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Found in “Penny Papers” from the 1800s, A Lost Walt Whitman Poem

A professor at the University of Nebraska stumbled upon an ode to Whitman’s contemporary William Cullen Bryant

A steel engraving of Walt Whitman in his 30s from the first edition of Leaves of Grass, published in 1855. (CORBIS)
smithsonian.com

A newly discovered Walt Whitman poem has been rescued from obscurity. Wendy Katz, a profesor at University of Nebraska-Lincoln professor, was flipping through so-called "penny papers" kept at the Library of Congress. Her intention was to research the politics of art criticism during the mid-1800s, according to a press release. She ended up finding a 15-line work by one of America's most famous poets. 

"The first mass-printed newspapers, which sold on the streets for a penny or two, often carried journalistic articles by artists of the day," writes Deborah Hastings for the New York Daily News. Katz (whose research is funded by a Smithsonian fellowship) told the Lincoln Journal Star that, since she was looking through these newspapers so systematically, she "fully expected to find some of Whitman’s journalism."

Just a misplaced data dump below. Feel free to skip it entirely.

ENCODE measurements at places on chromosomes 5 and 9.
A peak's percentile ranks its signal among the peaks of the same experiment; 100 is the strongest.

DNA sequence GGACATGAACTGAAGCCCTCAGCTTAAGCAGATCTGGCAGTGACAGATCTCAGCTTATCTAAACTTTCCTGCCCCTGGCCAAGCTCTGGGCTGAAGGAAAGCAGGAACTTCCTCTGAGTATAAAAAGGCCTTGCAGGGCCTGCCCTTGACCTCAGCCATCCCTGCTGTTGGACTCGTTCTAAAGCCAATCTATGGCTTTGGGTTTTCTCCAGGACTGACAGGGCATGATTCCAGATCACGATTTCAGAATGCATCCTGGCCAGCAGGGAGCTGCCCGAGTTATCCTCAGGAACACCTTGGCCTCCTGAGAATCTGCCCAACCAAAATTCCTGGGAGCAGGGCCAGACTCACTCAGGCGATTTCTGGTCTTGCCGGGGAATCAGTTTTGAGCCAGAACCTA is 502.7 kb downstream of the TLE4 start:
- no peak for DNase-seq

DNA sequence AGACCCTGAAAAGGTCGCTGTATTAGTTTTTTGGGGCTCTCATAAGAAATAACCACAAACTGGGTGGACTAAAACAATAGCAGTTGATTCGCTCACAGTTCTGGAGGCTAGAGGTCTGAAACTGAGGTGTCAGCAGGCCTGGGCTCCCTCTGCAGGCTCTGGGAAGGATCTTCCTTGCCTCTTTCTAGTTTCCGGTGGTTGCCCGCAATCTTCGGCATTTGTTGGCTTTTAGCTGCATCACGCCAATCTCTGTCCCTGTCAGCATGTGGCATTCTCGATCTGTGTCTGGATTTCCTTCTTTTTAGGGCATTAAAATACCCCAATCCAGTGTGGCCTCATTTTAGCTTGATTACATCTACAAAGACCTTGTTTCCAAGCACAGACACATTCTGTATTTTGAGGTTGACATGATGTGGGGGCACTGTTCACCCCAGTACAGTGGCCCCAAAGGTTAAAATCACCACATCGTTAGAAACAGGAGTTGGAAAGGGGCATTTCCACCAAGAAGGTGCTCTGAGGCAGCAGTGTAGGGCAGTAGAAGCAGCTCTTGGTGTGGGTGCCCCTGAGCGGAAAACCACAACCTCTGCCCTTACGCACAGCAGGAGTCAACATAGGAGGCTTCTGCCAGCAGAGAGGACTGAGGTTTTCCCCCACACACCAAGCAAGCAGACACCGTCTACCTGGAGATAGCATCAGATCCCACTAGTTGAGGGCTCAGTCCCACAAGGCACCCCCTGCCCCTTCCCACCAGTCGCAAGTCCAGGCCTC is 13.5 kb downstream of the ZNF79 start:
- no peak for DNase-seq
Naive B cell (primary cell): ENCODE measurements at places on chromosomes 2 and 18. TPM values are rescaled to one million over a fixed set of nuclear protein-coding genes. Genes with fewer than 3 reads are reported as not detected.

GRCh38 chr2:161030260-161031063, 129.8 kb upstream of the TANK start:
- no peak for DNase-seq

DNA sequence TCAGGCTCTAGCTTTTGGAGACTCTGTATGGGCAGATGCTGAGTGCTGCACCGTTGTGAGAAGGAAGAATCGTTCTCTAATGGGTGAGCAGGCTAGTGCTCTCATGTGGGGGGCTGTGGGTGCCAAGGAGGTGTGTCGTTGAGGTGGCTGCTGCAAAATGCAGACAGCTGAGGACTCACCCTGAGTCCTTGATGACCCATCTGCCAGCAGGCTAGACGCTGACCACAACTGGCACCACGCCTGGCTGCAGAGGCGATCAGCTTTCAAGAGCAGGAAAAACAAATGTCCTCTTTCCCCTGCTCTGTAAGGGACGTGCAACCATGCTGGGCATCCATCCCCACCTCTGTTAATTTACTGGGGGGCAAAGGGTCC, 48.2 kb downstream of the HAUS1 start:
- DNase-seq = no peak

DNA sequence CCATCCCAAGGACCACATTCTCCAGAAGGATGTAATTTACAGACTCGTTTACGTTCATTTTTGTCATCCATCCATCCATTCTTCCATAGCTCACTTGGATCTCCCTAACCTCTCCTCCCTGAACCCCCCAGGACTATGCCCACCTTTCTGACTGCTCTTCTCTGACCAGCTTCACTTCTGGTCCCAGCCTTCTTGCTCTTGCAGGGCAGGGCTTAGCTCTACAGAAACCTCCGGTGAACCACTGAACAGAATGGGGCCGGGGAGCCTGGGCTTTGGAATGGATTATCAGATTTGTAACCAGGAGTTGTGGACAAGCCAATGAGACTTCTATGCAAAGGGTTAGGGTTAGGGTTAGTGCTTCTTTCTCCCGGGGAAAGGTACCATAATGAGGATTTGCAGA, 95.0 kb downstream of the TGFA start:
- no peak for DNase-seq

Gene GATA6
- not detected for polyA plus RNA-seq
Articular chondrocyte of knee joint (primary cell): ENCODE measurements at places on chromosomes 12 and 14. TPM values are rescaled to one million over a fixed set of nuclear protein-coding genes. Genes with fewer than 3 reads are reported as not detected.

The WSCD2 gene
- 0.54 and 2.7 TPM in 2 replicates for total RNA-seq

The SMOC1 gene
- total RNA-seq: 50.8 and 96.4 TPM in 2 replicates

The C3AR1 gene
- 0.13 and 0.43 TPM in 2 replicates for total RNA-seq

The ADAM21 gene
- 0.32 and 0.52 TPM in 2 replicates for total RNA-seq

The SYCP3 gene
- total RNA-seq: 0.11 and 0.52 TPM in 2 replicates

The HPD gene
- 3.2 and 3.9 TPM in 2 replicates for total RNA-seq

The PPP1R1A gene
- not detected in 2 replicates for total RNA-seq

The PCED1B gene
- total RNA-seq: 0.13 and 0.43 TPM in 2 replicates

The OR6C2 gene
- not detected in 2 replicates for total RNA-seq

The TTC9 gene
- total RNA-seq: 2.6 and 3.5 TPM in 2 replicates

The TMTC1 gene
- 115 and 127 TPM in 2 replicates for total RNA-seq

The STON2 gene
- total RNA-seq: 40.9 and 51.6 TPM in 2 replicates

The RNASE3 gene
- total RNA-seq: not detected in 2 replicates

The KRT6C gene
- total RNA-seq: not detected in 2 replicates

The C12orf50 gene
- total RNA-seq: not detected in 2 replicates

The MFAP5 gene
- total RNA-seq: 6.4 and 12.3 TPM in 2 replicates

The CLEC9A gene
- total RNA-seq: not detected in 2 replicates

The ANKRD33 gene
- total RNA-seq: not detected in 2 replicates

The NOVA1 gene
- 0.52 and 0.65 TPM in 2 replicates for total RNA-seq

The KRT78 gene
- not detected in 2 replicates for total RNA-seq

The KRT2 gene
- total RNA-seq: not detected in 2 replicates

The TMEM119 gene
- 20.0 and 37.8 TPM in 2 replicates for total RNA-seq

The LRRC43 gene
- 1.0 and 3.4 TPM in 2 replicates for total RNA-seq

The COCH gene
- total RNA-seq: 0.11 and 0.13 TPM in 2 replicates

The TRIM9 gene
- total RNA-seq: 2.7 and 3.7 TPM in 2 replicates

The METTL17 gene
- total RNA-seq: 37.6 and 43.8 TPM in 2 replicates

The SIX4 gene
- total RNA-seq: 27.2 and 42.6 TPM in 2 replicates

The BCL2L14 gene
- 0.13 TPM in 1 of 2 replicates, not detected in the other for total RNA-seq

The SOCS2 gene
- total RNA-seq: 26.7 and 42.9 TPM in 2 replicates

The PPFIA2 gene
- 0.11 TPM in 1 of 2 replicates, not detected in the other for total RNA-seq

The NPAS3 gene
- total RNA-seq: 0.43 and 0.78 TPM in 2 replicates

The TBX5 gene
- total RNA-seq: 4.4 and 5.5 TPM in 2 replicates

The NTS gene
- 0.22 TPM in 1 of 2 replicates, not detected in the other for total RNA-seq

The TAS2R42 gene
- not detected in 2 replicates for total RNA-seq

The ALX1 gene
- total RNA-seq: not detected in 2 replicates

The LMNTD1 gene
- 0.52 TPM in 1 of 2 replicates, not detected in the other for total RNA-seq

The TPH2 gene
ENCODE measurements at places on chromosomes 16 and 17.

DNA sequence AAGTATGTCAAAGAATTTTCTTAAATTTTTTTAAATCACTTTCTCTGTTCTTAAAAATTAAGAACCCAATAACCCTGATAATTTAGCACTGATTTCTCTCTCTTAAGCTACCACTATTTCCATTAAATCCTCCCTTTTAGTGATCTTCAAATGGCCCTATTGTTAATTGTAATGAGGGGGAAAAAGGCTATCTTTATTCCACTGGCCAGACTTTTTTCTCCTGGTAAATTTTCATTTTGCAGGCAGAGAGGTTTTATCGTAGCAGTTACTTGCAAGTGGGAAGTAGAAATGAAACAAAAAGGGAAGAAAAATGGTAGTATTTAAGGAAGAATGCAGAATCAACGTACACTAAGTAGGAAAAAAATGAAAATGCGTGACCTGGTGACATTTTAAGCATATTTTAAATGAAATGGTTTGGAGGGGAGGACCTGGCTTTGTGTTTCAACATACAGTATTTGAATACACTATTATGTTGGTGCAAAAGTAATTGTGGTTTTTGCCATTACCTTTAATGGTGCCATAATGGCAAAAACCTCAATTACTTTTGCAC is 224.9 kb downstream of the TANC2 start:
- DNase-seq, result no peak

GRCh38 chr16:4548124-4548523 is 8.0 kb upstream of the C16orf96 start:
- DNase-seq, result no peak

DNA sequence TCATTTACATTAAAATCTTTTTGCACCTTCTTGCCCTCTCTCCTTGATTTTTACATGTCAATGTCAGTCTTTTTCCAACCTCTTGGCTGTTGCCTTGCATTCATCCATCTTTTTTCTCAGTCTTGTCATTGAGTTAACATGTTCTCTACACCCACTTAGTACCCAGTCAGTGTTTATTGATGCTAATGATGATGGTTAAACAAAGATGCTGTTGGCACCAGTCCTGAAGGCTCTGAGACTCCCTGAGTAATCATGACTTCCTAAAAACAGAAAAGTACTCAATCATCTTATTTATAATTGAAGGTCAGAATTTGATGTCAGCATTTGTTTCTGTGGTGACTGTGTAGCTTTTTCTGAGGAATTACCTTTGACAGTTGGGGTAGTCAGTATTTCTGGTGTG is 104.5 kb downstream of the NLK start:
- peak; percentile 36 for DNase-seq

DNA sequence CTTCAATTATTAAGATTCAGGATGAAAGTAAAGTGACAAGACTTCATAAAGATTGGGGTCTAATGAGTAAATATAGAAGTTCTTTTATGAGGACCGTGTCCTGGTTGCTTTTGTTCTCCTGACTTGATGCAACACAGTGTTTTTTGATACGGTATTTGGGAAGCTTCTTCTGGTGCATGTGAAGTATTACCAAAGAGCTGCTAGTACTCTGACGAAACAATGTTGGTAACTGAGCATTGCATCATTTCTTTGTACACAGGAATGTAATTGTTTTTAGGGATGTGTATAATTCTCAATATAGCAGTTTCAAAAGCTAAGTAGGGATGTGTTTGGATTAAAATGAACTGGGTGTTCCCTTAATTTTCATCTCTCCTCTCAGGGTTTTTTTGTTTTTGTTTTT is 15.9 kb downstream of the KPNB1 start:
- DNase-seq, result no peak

But, she said, “I didn’t expect to find a poem.”

The short poem was signed with a set of initials: W.W.  It was published on June 23, 1842, in the New Era, and the date, the style and the title led her to Whitman. The poem is called "To Bryant, the Poet of Nature," and Katz interpreted that to mean William Cullen Bryant, a romantic poet, editor of the New York Evening Post at the time and Whitman’s friend.

The poem is an early example of Whitman’s poetry: Leaves of Grass was published 13 years later, in 1855. Here’s the complete poem (via Crew): 

Let Glory diadem the mighty dead
Let monuments of brass and marble rise
To those who have upon our being shed
A golden halo, borrowed from the skies,
And given to time its most enduring prize;
For they but little less than angels were:
But not to thee, oh! nature’s OWN, we should
(When from this clod the minstrel-soul aspires
And joins the glorious band of purer lyres)
Tall columns build: thy monument is here
For ever fixed in its eternity
A monument God-built! ‘Tis seen around
In mountains huge and many gliding streams
Where’er the torrent lifts a melancholy sound,
Or modest flower in broad savannah gleams.

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